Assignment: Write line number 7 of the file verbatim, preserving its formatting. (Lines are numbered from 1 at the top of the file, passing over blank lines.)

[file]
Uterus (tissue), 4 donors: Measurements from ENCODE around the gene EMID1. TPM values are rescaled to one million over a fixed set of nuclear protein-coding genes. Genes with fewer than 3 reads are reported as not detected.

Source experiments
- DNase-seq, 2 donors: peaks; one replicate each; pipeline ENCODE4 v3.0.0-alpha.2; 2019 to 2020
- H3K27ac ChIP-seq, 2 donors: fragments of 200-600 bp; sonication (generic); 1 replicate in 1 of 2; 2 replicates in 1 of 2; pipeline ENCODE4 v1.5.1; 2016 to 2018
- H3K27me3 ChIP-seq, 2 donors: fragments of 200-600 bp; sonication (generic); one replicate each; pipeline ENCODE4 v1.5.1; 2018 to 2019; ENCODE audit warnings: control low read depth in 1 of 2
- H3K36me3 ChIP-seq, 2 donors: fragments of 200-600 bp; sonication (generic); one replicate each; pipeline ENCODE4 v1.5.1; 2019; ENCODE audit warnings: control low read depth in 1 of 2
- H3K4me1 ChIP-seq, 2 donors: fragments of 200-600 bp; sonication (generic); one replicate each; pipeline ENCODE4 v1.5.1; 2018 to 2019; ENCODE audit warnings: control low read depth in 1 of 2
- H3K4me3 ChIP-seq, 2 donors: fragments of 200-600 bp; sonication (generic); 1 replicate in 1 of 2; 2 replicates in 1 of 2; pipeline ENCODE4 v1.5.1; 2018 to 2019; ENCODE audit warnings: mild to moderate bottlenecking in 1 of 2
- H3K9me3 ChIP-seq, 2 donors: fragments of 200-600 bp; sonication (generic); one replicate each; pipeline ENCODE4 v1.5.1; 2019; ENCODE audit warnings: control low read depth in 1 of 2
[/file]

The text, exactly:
- H3K4me1 ChIP-seq, 2 donors: fragments of 200-600 bp; sonication (generic); one replicate each; pipeline ENCODE4 v1.5.1; 2018 to 2019; ENCODE audit warnings: control low read depth in 1 of 2